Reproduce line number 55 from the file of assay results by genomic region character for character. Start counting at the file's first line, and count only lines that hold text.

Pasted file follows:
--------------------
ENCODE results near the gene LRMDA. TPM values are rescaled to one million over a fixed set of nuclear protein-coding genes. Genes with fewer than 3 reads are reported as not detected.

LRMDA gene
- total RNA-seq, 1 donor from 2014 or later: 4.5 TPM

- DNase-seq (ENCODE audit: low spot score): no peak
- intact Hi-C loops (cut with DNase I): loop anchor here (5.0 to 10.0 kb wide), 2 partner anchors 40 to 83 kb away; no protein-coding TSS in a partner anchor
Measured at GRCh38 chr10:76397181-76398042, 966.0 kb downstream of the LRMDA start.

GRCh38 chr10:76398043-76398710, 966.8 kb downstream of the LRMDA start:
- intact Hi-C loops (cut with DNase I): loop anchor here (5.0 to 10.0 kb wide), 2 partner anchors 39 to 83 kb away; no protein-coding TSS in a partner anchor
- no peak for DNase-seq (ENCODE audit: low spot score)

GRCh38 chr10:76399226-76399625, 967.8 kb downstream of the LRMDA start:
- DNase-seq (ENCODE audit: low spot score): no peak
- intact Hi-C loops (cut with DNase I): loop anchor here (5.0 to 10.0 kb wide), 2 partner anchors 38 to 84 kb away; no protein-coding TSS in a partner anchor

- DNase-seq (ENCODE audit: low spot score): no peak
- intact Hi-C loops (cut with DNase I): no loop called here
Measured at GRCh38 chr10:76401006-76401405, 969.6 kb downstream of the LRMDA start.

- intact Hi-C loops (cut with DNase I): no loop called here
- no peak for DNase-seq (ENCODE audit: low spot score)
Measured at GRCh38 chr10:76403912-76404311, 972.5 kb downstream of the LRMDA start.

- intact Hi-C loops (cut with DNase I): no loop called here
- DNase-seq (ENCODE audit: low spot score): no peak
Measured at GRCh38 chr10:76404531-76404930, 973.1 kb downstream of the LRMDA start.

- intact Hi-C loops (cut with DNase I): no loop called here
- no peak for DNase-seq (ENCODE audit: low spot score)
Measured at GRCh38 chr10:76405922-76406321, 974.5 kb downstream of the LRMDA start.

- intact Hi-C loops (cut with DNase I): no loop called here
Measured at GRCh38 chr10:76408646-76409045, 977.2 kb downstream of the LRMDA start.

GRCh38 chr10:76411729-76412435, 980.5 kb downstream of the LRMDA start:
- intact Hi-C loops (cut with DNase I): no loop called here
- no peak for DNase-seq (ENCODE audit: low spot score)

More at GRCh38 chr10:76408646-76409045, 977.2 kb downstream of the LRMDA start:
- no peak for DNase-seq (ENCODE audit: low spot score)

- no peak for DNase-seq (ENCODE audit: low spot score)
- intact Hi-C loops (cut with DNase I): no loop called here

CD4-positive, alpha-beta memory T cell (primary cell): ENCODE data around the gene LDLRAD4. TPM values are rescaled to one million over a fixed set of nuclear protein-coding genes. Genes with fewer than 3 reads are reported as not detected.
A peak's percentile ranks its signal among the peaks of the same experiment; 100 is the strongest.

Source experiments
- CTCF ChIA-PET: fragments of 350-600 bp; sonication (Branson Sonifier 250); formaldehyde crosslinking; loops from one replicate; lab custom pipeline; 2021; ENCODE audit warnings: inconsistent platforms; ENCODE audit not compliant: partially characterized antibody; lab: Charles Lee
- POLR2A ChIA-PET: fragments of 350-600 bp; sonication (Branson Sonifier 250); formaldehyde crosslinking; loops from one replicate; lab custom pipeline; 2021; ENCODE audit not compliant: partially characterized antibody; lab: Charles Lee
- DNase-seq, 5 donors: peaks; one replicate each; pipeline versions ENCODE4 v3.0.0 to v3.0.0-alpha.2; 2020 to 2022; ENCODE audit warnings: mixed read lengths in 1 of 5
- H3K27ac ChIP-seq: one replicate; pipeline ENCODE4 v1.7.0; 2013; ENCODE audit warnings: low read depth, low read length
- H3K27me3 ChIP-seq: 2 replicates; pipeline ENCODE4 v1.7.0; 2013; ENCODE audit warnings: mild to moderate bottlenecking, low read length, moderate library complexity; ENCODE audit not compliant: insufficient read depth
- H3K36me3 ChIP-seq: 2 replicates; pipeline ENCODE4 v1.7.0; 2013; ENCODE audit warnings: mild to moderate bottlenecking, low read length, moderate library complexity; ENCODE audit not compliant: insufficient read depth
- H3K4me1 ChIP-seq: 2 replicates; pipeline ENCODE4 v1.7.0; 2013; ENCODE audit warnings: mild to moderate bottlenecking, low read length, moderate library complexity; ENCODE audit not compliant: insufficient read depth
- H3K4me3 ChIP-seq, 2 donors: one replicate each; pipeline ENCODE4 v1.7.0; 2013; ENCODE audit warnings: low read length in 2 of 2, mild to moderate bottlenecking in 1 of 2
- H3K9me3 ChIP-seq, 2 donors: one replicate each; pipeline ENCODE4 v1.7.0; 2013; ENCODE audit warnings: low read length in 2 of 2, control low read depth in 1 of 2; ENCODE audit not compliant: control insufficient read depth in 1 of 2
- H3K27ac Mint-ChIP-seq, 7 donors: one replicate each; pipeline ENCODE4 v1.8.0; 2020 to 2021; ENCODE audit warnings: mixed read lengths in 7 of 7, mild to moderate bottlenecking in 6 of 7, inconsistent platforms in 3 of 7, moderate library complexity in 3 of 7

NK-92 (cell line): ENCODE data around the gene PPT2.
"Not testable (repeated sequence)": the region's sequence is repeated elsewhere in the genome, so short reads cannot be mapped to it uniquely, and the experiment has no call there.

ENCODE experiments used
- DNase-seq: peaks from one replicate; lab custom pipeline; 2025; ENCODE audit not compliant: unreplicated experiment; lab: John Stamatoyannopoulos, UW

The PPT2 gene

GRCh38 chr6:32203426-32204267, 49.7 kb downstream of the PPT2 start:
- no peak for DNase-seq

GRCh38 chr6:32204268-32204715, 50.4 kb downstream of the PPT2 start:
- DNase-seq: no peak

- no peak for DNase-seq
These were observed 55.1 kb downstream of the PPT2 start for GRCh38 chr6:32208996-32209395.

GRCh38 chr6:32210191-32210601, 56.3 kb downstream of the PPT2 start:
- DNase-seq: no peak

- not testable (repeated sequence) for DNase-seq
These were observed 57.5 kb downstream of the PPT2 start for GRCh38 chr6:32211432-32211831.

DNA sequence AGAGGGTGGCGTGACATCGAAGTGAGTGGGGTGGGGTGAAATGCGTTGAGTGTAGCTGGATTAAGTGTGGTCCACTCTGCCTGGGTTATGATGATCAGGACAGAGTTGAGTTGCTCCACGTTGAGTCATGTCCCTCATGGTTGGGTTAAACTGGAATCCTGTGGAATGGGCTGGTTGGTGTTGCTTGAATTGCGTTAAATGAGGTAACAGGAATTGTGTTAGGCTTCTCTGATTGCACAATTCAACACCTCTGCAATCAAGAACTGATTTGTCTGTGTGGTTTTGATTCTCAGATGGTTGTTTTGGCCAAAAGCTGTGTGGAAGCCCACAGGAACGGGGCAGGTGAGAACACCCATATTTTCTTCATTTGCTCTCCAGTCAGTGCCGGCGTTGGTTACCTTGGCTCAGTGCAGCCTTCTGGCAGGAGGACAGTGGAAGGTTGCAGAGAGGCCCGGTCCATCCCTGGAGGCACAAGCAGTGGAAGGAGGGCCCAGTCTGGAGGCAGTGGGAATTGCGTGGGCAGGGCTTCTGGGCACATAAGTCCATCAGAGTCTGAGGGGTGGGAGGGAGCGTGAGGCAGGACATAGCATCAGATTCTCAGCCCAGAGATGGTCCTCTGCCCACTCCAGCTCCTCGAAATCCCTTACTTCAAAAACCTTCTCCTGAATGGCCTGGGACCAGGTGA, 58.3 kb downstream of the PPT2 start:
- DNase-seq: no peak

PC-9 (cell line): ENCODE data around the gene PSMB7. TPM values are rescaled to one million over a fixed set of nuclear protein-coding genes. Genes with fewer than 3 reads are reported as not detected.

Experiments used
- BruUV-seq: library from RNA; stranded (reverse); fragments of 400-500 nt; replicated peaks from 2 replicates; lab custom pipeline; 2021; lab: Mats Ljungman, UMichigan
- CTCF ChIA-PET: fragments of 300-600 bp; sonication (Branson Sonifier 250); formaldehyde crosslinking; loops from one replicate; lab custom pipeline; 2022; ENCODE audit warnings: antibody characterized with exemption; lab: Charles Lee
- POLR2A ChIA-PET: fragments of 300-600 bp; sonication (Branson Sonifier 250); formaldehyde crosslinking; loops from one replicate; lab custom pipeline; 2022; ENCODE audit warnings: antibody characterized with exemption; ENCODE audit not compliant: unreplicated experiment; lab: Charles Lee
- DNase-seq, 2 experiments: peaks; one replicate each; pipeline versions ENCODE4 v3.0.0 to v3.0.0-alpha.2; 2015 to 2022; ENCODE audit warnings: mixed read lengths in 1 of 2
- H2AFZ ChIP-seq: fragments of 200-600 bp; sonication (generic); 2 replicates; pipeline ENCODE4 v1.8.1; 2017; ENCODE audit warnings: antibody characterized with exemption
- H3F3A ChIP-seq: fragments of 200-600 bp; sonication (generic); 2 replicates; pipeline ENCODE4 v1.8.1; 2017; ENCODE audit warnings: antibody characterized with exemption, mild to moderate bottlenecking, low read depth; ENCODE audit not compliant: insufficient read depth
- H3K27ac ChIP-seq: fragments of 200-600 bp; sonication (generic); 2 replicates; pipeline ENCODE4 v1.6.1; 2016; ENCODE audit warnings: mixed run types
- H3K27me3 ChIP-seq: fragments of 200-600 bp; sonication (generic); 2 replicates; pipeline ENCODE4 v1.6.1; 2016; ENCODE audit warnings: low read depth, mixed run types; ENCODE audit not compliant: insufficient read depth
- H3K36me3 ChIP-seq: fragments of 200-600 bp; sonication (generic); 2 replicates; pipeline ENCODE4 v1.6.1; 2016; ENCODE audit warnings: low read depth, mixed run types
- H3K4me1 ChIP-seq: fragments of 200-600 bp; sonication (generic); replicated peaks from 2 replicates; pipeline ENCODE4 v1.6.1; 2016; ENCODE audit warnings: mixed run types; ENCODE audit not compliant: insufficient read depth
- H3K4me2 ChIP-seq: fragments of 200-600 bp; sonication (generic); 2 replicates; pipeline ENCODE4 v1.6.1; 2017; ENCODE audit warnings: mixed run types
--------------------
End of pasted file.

- DNase-seq: no peak